Peter Aucoin—beloved Dalhousie professor and internationally-renowned academic and policy advisor—passed away in Halifax Friday at the age of 67. A leading scholar for four decades in both political science and public administration, Dr. Aucoin has been a mentor to countless students, was renowned for his integrity and sound judgment, and served in an advisory capacity at all levels of government in Canada.
The Premier of Nova Scotia was one of many offering condolences. “Nova Scotia, and Canada, has lost one of its most respected all-round political scientists of this generation,” said Premier Darrell Dexter in a statement. “Dr. Aucoin made his mark as a great teacher, researcher and advisor for all levels of government.”
At Dalhousie, those who knew Dr. Aucoin are taking time to reflect on his impact as a teacher, mentor and scholar.
“Peter not only combined excellence in research and publication but he also had a deep and genuine concern for students,” says Paul Brown, professor of policy formulation with the School of Public Administration, who first met Dr. Aucoin when he was a student and subsequently worked with him for 40 years.
“In fact, he would come in to my office and we would talk for hours about how to better engage students and whether or not his teaching methods were being understood. He cared so much. There are a lot of people with outstanding academic achievements and numerous publications. But Peter combined this success with genuine love and concern for each and every student.”
A legacy of service
Born in Halifax in 1943, Dr. Aucoin was first appointed to the Department of Political Science as a lecturer in 1970, following an M.A. from Dalhousie and a PhD from Queen’s, where he held a Canada Council scholarship. By 1979, he had risen to full professor. He served as director of the School of Public Administration from 1985 to 1990, and chair of the Department of Political Science from 1992 to 1995. In 1993, he was appointed a McCulloch Professor in Political Science, and in 2003 he was named Eric Dennis Memorial Professor of Government and Political Science, a title he held with pride until his retirement from Dalhousie in 2009.
On secondment from the university over the years, Dr. Aucoin held several postings with government bodies, too numerous to list. He was most proud of the work he did as Research Coordinator for the federal Royal Commission on the Economic Union and Development Prospects for Canada (1985-6) and as the Research Director for the federal Royal Commission on Electoral Reform and Party Financial (1989-91). The research conducted and published under his direction for the latter commission constituted then, and still remains, the most comprehensive examinations of electoral law and campaign finance undertaken anywhere.
Public policy leadership
As a public administration scholar, Dr. Aucoin was as at home in public service circles as he was in his university setting. He was a Senior Fellow of the Canada School of Public Service for the Government of Canada, and frequently asked to be an advisor and consultant by many federal and provincial government agencies, including the federal Privy Council Office, the Treasury Board Secretariat, the Auditor General and the Public Service Commission. His comparative research took him many times to Australia, Britain and New Zealand. He held professional leadership positions, nationally and internationally, and served for many years on the executive boards of the Institute of Public Administration of Canada and the Canadian Political Science Association. He was president of the latter organization in 1995-6.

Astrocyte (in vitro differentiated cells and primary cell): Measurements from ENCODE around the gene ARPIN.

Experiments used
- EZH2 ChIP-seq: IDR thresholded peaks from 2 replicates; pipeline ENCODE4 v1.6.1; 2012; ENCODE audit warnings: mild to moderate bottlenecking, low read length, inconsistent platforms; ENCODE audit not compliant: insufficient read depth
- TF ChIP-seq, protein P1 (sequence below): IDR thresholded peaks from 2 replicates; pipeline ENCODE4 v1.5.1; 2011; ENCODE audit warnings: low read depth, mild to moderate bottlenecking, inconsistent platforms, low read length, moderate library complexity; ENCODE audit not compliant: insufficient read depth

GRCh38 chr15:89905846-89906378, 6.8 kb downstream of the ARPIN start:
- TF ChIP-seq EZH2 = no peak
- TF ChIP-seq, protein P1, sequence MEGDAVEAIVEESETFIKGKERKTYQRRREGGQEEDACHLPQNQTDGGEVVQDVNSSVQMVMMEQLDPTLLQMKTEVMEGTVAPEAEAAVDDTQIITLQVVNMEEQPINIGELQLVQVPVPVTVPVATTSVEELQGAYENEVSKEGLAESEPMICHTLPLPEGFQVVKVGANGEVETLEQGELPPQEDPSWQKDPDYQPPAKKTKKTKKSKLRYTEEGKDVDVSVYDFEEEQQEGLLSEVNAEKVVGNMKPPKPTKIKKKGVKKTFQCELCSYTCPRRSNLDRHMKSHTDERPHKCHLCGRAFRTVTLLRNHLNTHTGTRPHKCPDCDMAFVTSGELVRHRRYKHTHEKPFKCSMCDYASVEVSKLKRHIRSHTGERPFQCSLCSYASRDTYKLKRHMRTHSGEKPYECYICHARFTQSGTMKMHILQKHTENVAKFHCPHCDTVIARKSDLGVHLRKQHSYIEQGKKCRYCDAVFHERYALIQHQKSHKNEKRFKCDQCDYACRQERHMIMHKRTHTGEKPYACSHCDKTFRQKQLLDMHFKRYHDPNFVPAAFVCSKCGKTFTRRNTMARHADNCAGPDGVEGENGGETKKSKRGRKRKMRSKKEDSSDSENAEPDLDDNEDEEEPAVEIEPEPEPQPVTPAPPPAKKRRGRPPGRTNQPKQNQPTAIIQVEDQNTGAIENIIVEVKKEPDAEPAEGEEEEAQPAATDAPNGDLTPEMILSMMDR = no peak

Dr. Aucoin authored and edited 15 books and wrote more than 80 journal articles and book chapters on Canadian government and Canadian and comparative public administration. His 1995 book on public management reform in Canada in a comparative perspective received an international award as the best book in comparative public policy and administration by Governance, the leading international journal in his field.
In 2006, Dr. Aucoin was elected a Fellow of the Royal Society of Canada (Academy of Social Sciences), Canada’s highest award for outstanding scholarship. In 2007, he was made a Member of the Order of Canada. In May, 2011, his alma mater, Saint Mary’s University, conferred on Dr. Aucoin the degree of Doctor of Civil Law (honoris causa). He also received the Lieutenant Governor’s Medal for Excellence in Public Administration in 1999, and the Governor General Vanier Medal for Exceptional Achievement in Public Administration in 2005.
Some of his greatest impacts, though, were with his students. Over the years, Dr. Aucoin taught and mentored hundreds of undergraduate and graduate students, many of whom have entered the professions of law and public service in Canada and abroad. Scores of his former students became colleagues and friends. His commitment to, and his success as a teacher and mentor, were recognized in 2006 when he received Dalhousie’s Alumni Association Award for Teaching Excellence.
"I've heard from a lot of alumni since he passed away saying, 'Dr. Aucoin was one of my favorite profs' or 'Dr. Aucoin was my favorite prof,’” says Dr. Brown. “Peter was someone who had friends from one continent to the next. He had a unique capability of making people feel bigger and more consequential than they were; that’s what endeared him so universally. He made everyone feel important by just being around him, including myself.”
Dr. Aucoin is survived by his wife, Margot Anne; daughter Nicole and sons Paul and Richard of Halifax; his two sisters and brother; his two grandchildren and many wonderful nieces and nephews.
Funeral services will be held at St. Thomas Aquinas Church, corner of Jubilee Road and Oxford Street, on Tuesday, July 12 at 1 p.m. Donations in Dr. Aucoin’s name may be made to a charity of the donor’s choice. Condolences can be sent to email@example.com
comments powered by Disqus